New Wave, Old School
In Which the Past and Present Collide
Monday, April 18, 2011
- Our live chat with The Chiara Quartet's Rebecca Fischer and Jonah Sirota begins Monday at 10 a.m. | Sign up for a reminder now.
Duality drives a lot of today’s composers. On the one hand, they continue the threads started by the likes of Monteverdi, Handel, Beethoven and Ravel. On the other, they’re also working with a preponderance of musical genres that, had they existed in the 17th, 18th or 19th Centuries, would surely have been drawn on as well by their predecessors. I really love it when you can hear both sides of the coin in a work, because no one musical genre exists in a vacuum. The more interesting music instead shows off the various paths that converge to form a sonic place where we as listeners all meet. And with so many composers turning out music that does just that this month, we give a nod to four—or, if we want to continue on our duality kick, two pairs—of them.
Q2’s Album of the Week is the NOW Ensemble’s just-released Awake. Here we’ll sample it with self-described “indie-classical” composer Judd Greenstein’s Change, a work that epitomizes Ravelian texture and beauty along with a piano rock circa Angry Young Man-era Billy Joel. Unsurprisingly, Greenstein himself says that his works have rooting in his childhood love of hip hop as well as classical piano training. We're also offering another track from Awake for download this week; starting Monday you can get a free copy of Mark Dancigers's Burst right here.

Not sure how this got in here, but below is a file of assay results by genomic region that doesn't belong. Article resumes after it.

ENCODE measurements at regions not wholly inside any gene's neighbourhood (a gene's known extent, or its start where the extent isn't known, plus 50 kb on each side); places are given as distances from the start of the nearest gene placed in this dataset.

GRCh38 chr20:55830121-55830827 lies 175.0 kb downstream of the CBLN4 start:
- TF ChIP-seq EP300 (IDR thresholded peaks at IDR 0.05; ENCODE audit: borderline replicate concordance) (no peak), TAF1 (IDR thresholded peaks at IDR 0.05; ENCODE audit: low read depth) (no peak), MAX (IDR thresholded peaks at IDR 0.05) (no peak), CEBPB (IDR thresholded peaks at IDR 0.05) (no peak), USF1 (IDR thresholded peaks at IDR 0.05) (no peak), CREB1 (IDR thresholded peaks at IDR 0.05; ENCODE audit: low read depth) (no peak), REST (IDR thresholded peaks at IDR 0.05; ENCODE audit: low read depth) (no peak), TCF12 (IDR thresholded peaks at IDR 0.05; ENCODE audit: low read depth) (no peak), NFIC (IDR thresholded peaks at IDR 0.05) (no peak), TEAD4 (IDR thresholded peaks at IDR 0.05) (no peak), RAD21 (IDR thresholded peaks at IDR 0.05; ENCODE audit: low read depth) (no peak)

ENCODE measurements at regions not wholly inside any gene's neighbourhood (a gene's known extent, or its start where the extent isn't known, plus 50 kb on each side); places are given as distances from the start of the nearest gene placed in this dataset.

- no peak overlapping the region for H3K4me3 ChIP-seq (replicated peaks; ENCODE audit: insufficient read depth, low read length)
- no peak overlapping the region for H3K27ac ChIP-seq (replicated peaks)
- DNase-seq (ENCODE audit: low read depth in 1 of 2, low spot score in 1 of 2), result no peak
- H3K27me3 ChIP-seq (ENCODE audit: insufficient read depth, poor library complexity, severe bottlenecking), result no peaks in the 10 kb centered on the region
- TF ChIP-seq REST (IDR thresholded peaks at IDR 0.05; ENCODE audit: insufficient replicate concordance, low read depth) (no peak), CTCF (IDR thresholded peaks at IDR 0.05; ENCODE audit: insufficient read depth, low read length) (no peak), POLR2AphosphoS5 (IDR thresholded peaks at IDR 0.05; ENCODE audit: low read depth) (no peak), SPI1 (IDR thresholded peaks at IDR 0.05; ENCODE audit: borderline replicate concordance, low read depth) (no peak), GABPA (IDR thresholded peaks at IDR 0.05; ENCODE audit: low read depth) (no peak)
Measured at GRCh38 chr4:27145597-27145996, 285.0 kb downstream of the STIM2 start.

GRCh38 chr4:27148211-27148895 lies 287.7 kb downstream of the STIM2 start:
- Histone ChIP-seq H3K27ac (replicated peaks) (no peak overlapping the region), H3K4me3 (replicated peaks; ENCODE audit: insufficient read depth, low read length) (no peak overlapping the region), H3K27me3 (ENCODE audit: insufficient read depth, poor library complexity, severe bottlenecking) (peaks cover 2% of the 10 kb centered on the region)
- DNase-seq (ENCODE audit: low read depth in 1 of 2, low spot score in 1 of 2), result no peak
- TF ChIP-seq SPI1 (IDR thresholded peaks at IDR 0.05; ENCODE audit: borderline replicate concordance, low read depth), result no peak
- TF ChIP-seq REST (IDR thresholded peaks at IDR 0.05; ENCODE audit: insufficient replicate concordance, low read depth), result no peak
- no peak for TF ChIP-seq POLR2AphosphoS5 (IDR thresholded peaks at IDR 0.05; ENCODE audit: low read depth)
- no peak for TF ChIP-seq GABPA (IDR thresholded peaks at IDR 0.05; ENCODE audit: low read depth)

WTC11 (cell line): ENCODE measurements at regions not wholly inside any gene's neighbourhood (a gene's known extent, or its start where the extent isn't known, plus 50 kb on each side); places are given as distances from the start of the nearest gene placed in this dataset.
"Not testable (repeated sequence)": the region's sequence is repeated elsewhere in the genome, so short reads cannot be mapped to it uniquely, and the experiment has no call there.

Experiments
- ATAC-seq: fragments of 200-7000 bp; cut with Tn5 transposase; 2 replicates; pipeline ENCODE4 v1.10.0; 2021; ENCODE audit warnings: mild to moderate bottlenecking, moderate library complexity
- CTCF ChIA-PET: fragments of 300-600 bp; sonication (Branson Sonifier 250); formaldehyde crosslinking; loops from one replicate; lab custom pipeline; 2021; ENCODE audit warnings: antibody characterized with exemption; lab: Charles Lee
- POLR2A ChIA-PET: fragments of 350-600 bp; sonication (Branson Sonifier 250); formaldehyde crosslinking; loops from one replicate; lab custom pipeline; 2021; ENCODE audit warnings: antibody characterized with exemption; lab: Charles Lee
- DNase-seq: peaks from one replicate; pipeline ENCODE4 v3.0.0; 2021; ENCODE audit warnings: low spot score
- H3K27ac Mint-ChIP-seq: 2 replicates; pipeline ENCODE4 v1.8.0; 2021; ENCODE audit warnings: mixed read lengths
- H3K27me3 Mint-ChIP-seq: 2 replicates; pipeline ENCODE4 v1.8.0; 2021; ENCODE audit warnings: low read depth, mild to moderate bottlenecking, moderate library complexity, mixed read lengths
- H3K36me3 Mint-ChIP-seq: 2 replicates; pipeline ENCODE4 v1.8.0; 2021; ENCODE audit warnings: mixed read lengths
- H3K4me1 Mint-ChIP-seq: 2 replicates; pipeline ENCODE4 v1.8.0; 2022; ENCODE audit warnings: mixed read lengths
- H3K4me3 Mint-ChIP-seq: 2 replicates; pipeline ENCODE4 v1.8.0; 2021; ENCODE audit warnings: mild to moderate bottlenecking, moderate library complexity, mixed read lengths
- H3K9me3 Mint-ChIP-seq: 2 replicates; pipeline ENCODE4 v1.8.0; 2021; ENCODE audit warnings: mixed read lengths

Also new to the table is the Chiara String Quartet’s recording of Jefferson Friedman’s String Quartets Nos. 2 and 3. Listening to the latter, you’re reminded of the intensity of Beethoven’s Kreutzer Sonata or Shostakovich’s Violin Concerto but carry a post-punk, Jesus and Mary Chain-esque rhythm. We talk more about this recording with the Chiara Quartet's violinist Rebecca Fischer and violist Jonah Sirota in today’s live chat. Add in your own questions below or Tweet them to us with the hashtag #q2new.
Rounding out the mix today is a sampling from Toby Twining’s new work, Eurydice, which tempers a Monteverdian and Gluck aesthetic with addictive Paul Simon (circa Graceland) idioms. As part of Q2's Gavin Bryars celebration, Never Failed Me Yet, we'll hear the composer's emo-tinged and improv-influenced After Handel’s Vesper.